WASHINGTON, D.C.--Senator John Thune (R-S.D.) today led a bipartisan group of 14 Missouri River Senators in sending a letter to the Senate Environment and Public Works (EPW) Committee leadership requesting a hearing in the near future to examine the management of water levels along the Missouri River prior to the recent historic flooding and to examine current flood prevention practices along the Missouri River.
"After the historic levels of flooding subside and South Dakotans begin to recover from this tragedy, I am committed to ensuring that we analyze all of the water management decisions that led up to this flooding, including reevaluating the U.S. Army Corps of Engineers' Master Manual," said Thune. "In addition to being in frequent contact with the U.S. Army Corps of Engineers' leadership, and other state, local, and federal authorities, I believe we need to have open and transparent hearings in the U.S. Senate to determine what caused this historic flooding and make sure that it never happens again. I look forward to working with Chairman Boxer and Ranking Member Inhofe to arrange for such hearings in the near future."
The full text of the Senators' letter is included below.
July 8, 2011
The Honorable Barbara Boxer The Honorable James Inhofe
Chairman Ranking Republican Member
United States Senate Committee on United States Senate Committee on
Environment and Public Works Environment and Public Works
410 Dirksen Senate Office Building 456 Dirksen Senate Office Building
Washington, D.C. 20510 Washington, D.C. 20510
Dear Chairman Boxer and Ranking Member Inhofe:
We write to request a hearing of the Environment and Public Works Committee regarding the flooding of the Missouri River this year.
As you know, the historic flooding of the Missouri River is having a tremendous impact on our constituents and is not expected to recede for a few months. Throughout our states, citizens face tremendous disruption to their lives as their homes are flooded, their businesses shuttered, their roads are washed-out, and their livelihoods are threatened. This is also creating a tremendous strain on state and local governments which must deal with not only many of the costs of flood prevention and public safety, but also with depressed tax receipts as tourism, farming, and other business activities are negatively impacted.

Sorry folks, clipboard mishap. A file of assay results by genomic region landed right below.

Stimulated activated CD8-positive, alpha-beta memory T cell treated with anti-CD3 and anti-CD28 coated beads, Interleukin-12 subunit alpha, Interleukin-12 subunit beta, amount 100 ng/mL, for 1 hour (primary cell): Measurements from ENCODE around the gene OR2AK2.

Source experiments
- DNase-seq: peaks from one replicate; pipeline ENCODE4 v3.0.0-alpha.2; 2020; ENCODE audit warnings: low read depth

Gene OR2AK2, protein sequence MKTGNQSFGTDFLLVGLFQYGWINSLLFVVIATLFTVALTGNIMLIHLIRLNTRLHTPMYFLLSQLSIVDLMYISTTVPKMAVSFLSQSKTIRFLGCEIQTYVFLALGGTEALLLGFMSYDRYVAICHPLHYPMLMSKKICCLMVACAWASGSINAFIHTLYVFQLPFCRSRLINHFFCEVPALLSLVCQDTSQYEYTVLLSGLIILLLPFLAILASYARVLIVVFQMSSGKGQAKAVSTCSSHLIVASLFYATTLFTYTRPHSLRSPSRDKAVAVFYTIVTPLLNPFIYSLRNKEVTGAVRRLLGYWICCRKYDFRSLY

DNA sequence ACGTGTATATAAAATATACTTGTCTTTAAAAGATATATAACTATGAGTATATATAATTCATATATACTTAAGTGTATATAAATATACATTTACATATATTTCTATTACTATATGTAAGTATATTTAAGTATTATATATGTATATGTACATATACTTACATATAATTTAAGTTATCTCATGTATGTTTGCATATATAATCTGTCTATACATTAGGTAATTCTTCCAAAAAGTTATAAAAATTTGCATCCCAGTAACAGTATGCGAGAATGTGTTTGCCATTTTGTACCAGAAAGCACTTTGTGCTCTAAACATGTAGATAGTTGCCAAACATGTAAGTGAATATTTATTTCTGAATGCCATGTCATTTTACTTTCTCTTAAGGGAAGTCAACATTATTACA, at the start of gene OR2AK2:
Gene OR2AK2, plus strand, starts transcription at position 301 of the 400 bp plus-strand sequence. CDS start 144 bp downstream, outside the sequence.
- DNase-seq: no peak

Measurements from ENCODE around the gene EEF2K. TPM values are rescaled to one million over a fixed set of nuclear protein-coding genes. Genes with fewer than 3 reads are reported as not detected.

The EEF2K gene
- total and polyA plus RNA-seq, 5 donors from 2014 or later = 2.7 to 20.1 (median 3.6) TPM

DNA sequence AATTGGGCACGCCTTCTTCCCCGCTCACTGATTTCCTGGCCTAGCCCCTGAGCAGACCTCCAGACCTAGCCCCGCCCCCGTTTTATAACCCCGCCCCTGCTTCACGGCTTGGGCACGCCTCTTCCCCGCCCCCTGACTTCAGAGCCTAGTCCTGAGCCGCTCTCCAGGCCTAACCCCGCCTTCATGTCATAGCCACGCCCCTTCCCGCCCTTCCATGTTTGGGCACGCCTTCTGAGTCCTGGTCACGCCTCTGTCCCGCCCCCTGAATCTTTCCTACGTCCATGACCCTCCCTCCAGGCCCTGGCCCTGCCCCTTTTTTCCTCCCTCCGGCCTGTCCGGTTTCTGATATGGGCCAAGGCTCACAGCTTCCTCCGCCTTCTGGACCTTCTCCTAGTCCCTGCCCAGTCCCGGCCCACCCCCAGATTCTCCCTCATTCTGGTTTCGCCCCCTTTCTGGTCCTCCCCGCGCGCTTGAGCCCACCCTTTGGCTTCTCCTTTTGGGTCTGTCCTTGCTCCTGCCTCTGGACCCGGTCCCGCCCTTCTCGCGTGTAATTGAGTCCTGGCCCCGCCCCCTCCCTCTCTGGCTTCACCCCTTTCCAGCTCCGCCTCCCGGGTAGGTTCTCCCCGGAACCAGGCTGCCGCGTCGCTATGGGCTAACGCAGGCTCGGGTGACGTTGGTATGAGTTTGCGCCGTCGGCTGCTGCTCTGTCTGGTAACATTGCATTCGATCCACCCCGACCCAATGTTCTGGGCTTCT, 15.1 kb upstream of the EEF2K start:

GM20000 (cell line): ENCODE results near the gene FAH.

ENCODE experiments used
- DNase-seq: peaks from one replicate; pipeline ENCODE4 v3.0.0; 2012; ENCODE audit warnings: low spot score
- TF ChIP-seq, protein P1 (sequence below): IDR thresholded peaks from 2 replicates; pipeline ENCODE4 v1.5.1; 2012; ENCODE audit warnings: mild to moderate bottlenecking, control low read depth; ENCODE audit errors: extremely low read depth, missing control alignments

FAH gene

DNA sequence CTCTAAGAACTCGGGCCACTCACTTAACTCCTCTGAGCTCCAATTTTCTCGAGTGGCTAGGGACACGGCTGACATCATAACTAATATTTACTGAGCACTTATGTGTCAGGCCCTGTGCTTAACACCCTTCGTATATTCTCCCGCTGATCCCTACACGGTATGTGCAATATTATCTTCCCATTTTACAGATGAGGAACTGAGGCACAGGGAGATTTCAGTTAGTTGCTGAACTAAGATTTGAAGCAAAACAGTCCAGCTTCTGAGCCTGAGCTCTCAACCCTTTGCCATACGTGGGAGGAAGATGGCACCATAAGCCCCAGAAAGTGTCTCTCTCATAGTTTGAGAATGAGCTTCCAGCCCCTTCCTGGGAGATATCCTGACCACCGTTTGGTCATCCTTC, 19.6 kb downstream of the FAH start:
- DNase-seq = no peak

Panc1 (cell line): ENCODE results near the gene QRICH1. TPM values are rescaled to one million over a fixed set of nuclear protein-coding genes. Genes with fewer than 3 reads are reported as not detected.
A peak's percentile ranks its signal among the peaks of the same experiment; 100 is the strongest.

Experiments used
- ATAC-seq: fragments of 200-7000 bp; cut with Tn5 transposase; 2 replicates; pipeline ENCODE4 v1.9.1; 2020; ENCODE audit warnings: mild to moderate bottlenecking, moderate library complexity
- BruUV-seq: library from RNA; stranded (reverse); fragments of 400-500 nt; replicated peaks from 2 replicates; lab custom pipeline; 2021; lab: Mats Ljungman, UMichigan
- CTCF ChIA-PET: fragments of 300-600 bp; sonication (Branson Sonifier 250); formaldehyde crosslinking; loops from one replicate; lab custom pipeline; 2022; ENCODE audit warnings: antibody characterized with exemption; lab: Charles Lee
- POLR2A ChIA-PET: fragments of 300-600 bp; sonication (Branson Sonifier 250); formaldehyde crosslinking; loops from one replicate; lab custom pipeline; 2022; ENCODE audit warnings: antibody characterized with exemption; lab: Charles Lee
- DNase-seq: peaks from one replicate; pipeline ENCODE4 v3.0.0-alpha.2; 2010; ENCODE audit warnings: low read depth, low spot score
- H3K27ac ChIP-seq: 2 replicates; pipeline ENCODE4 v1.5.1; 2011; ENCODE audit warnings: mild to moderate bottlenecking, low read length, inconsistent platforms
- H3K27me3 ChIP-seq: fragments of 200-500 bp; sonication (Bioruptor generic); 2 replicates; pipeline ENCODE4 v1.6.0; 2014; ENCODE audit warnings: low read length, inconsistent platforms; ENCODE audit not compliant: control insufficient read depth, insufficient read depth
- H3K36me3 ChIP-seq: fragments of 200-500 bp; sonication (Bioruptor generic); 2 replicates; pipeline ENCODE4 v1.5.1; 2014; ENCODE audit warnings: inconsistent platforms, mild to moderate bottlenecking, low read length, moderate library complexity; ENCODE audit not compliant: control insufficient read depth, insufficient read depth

While we are all currently working with the U.S. Army Corps of Engineers, FEMA, and other state and local entities to prevent damage and prepare for recovery, we will, after the waters recede, need to understand the causes of this flood and what we can do to prevent it from happening again. Many of our constituents have serious concerns about the management of water levels in the lead up to this unprecedented flood event as well as the timeliness of the warnings given to individuals, businesses, and state and local governments that a flood would occur. We believe this hearing should address the causes of this flooding, the Corps' response and management of the dams, whether or not the Master Manual used by the Corps impacted flood protection efforts, a full accounting of the costs of the flooding, and what actions are needed to lessen the likelihood and limit the damages of another flood of this magnitude in the future.
Thank you for your consideration of this request. We look forward to continuing to work with you on these issues and stand ready to participate in such a hearing at the appropriate time.
John Thune (R-S.D.)
Mike Johanns (R-Neb.)
Tim Johnson (D-S.D.)
Claire McCaskill (D-Mo.)
Roy Blunt (R-Mo.)
Ben Nelson (D-Neb.)
Jerry Moran (R-Kan.)
John Hoeven (R-N.D.)
Kent Conrad (D-N.D.)
Chuck Grassley (R-Iowa)
Tom Harkin (D-Iowa)
Pat Roberts (R-Kan.)
Jon Tester (D-Mont.)
Max Baucus (D-Mont.)